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Office ladies, our fresh-faced saviors

by Michael Hoffman

Slowly the nation wakes from its nightmare. Tokyo Disneyland reopens. A semblance of normality returns, at least to areas outside the stricken zone.

It’s April. Catastrophe does not stop the cherry trees from blooming; nor can it dampen a certain charged atmosphere that permeates corporate life every year around this time. It’s spring. People start new jobs. There are fresh faces in the office, among them those of newly-minted “OLs” (office ladies). The consternation they cause is partly erotic, partly philosophical. How to approach them? Not that they’re unapproachable, but the very young are so inscrutably mysterious! What are they thinking? What do they want out of life? It’s a perplexity that infects office veterans not so very much older themselves, so rapid is generational change.

Spa!, tracker for decades of the young generation, offers some incisive observations. Today’s 23-year-old freshman OL would have been 3 in 1991, the year Japan’s economy started to run out of gas. At 9, she would have been aware of a ghastly and senseless crime that seemed to spawn others and signify a national descent into moral chaos — the murder in Kobe of two small children by a 14-year-old boy.

Turning 15 in 2003, she would have noted — along with the start of the Iraq War and the iPod’s advent — the sinking of the employment rate for new college graduates to an anemic 55 percent. Otaku culture, the escape of a thwarted generation into manga, anime and video-game fantasy, reached its zenith soon afterwards. By her 18th birthday the kakusa shakai — a society marked by a widening gap between rich and poor — had decisively deposed the relative egalitarianism of the recent past.

Hers were not the best of times to grow up in, though they may not have been the worst of times either. Another notable development that marked (some say scarred) her generation was the educational reform known as yutori kyoiku, an easing of school curricula in response to criticism that exam pressure on students was intolerable and psychologically damaging. Later blamed for a perceived “dumbing down,” the measure was scrapped in 2007.

What sort of personality have circumstances like these nurtured? Spa! focuses on young women (its article is in the form of advice to male employees keen either to seduce the new OLs or, as their office superiors, to maximize their productivity) and finds them not so much disillusioned as having never had any illusions to begin with. If they are not as vivacious and full of life as their mothers and older sisters were at their age, they are not depressed either. They have no overpowering desires, and no crushing anxieties. They are selfish, but in a low-key, unassuming sort of way. Their expectations are low. Everything they’ve lived through seems to mock the old truism about effort earning its due reward.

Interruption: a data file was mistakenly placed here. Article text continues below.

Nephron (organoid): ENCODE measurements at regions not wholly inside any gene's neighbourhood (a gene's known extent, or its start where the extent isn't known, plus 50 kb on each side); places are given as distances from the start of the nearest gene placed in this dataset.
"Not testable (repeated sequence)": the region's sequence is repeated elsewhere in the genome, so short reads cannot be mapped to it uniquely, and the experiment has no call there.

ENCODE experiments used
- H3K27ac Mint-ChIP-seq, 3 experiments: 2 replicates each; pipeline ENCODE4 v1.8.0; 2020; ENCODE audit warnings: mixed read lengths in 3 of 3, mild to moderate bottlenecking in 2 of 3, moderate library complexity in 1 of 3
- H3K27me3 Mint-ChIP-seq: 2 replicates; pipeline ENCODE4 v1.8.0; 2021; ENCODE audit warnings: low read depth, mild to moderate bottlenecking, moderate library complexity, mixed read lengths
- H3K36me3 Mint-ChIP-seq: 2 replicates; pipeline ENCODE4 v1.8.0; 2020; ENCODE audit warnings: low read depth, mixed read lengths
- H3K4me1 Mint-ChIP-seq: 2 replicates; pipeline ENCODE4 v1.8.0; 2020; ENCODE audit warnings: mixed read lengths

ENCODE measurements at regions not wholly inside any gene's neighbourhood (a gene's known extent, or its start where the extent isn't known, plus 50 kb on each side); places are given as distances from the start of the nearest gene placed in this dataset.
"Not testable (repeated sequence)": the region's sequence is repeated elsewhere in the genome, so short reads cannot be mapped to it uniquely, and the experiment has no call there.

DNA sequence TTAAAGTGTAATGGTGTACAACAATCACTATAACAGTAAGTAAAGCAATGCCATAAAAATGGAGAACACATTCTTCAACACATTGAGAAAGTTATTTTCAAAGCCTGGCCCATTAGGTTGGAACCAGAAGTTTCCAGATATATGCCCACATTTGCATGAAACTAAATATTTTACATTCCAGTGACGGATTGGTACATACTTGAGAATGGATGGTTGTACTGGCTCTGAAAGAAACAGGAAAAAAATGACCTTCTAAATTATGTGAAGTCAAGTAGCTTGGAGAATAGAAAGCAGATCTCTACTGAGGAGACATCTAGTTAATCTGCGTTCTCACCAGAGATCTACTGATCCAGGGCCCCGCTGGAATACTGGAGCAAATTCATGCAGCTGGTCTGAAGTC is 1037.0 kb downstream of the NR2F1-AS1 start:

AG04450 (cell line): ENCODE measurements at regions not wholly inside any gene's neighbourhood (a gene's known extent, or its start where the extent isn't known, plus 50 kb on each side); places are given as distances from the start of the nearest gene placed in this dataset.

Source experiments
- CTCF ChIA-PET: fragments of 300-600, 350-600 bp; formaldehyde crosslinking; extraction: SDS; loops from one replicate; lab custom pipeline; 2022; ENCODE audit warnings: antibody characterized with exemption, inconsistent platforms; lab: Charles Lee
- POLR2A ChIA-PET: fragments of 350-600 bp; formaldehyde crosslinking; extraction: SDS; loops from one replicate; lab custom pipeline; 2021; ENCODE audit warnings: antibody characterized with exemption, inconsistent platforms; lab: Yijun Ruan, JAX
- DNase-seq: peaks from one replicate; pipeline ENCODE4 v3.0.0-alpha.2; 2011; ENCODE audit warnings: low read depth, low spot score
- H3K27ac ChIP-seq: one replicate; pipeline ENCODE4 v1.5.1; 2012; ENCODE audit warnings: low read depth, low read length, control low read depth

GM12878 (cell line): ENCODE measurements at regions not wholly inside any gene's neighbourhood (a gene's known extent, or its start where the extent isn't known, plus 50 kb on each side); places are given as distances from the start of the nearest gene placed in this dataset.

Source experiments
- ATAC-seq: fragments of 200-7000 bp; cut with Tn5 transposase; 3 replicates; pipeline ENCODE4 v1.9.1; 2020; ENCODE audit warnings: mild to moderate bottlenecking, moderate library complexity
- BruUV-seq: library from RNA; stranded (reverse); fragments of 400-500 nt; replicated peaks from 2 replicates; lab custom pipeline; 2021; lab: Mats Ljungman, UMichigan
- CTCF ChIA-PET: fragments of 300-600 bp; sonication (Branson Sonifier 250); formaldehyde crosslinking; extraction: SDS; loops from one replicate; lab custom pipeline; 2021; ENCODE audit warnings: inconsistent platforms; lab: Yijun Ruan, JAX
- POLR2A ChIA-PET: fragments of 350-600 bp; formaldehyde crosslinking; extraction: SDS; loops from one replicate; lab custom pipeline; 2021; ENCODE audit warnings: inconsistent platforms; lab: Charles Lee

So they shrug their shoulders and spare the effort. They seek neither prestigious careers nor high salaries. They’re content just to get by. Brand-name goods, high-class restaurants, carefree sex in luxury hotels leave them cold. Those were the indulgences of the bubble economy, long past and, it seems, unlamented. Pleasure beyond a certain point seems to them more wearying than fulfilling. “My boyfriend and I have sex once a month or so,” says one of the new OLs Spa! speaks to. “It’s enough.”

A catchy neologism has emerged to characterize this toned-down attitude toward life — setsuden, literally “saving electricity,” grimly appropriate in view of the necessity lately placed on all of us. But it’s interesting, this new willingness, even eagerness, on the part of young people to live within limits. It’s too early to say, but it might prefigure a whole new definition of happiness — maybe, in the long run, a better one.

It’s a strange kind of poverty the bursting of the bubble has imposed on those now entering adulthood. Poor in job opportunities, poor in disposable income, they are nonetheless rich, as no previous generation has been, in terms of technological empowerment.

Back in 1887, a now more or less forgotten American writer named Edward Bellamy wrote a utopian novel called “Looking Backward.” “It appears to me,” his protagonist observes, “that if we could have devised an arrangement for providing everybody with music in their homes, perfect in quality, unlimited in quantity, suited to every mood and beginning and ceasing at will, we should have considered the limit of human felicity already attained, and ceased to strive for further improvements.”

So there we were, “the limit of human felicity already attained.” Unfortunately, we failed to “cease to strive for further improvements.” We piled improvement upon improvement, never realizing the brave new world we were building until we found ourselves living in it, bearing and raising children who know no other world and for whom getting together with friends is more likely than not to mean logging on to a social-networking site — to the point, as Spa! notes, that the setsuden generation’s “best friends are people they’ve never met in ‘real’ space.” That’s another defining aspect of the lives of the new OLs. May their newfound appreciation of limits save them — and us.